Ginger Tippers Unite!

March 4, 2012

Last night, I took a friend out for her 40th birthday to a Cuban restaurant/nightclub and when the bill came I discovered that they had already added a 15% tip. Or, to be more precise, the bill listed the food and drinks we consumed, noted what a 15% gratuity would be, then in the final tabulation added a “Service Fee” of that precise amount. Then, to top it off, they added a blank labelled “Tip.” Apparently for me to add additional money on top of the tip they had already included.

Now perhaps this is common, or becoming common, but it was the first time it happened to me — I’ve only seen “gratuity included” with larger groups and last night it was just the two of us. So I wrote “already included” in the tip blank, so our server Javier knew I wasn’t deliberately stiffing him, and signed the check. But what’s interesting (to me) is that I ordinarily tip 20%, so Javier, or more likely Javier’s bosses, were keeping from tipping more generously.

And realizing that, it occurred to me, after I had already finalized the bill, that maybe I should have added that additional 5%. Not because Javier was especially good at delivering our meals, but because I need to be a good tipper.

You see, I have red hair. And I’ve spent the last 9 or so years living in ethnic communities dominated by black or brown hair. I’m not being overly self-conscious when I say that people notice me. I know this primarily because, on more than one occasion, servers at restaurants and bars have remembered me when they had no reason to do so.

One time, about 12 or 13 years ago, I went to a Mexican franchise restaurant with a couple of co-workers. We sat at the bar and the Latino bartender carded my two similarly-aged co-workers. When they lightheartedly asked the bartender why he didn’t card me, the bartender said that I “was a regular”. But I had only been there once before. Six months earlier. The bartender had probably served thousands of other customers in the interim.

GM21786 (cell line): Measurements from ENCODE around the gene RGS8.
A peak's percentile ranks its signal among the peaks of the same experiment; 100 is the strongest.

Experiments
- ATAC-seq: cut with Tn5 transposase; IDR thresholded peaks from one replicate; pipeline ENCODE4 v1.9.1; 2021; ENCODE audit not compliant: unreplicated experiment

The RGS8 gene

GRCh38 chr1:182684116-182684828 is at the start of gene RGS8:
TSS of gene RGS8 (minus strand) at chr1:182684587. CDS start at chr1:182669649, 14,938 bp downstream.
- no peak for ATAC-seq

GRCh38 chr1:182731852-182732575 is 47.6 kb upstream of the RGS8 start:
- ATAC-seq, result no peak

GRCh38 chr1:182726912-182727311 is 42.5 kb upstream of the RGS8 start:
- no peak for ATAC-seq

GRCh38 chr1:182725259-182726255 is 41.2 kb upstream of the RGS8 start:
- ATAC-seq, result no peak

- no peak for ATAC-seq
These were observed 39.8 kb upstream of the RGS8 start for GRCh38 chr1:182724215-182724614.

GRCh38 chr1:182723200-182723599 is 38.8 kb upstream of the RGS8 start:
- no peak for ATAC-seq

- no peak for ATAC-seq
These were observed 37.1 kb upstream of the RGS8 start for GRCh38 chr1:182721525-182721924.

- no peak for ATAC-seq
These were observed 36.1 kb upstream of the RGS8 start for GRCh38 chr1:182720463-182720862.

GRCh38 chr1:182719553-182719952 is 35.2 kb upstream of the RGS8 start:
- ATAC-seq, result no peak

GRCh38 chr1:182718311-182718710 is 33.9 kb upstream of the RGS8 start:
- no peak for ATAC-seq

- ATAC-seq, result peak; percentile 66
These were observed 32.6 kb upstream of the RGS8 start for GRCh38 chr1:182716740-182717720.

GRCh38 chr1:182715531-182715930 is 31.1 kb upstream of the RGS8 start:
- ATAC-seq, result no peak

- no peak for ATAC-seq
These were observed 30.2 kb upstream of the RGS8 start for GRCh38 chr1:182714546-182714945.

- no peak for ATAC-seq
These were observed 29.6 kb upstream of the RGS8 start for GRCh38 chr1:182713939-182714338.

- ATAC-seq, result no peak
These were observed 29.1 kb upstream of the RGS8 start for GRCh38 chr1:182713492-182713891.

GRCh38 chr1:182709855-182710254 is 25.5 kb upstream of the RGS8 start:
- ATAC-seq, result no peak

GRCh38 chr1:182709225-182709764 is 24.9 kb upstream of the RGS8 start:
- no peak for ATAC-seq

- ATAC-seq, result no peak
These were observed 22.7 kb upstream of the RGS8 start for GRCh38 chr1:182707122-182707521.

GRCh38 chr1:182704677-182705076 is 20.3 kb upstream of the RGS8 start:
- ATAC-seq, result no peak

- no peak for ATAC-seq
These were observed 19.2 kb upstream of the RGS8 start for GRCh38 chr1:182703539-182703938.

From that day on, I realized that I needed to be a good tipper to assure that, if I ever wanted to return to a particular bar or restaurant in the future, my food would not be spit upon. If I ever short a server, they will likely remember it was the guy with red hair and make sure I get the Tyler Durden treatment the next time around.

But here’s a twist that only occurred to me recently: people that I meet only once, are not likely to remember anything about me other than my red hair. Which means, if there happens to be another red-headed guy who stops for a meal in my neighborhood, servers are likely to believe that he and I are the same person. Which means he and I will share a collective tipping karma: he’ll get credit for my good tipping habits and I’ll get blamed for his bad tipping habits.

Thus, I feel obligated to put call out to all red-headed guys in their 30’s and 40’s, living in- or visiting the Southern California area: in the interest of our respective dining experiences, please tip your servers well. Fifteen percent may be customary, but it won’t be remarkable. People remember the extra good and extra bad experiences in their day-to-day life. So go ahead and make it 20%, so we can all benefit from the good will of our servers with good memories.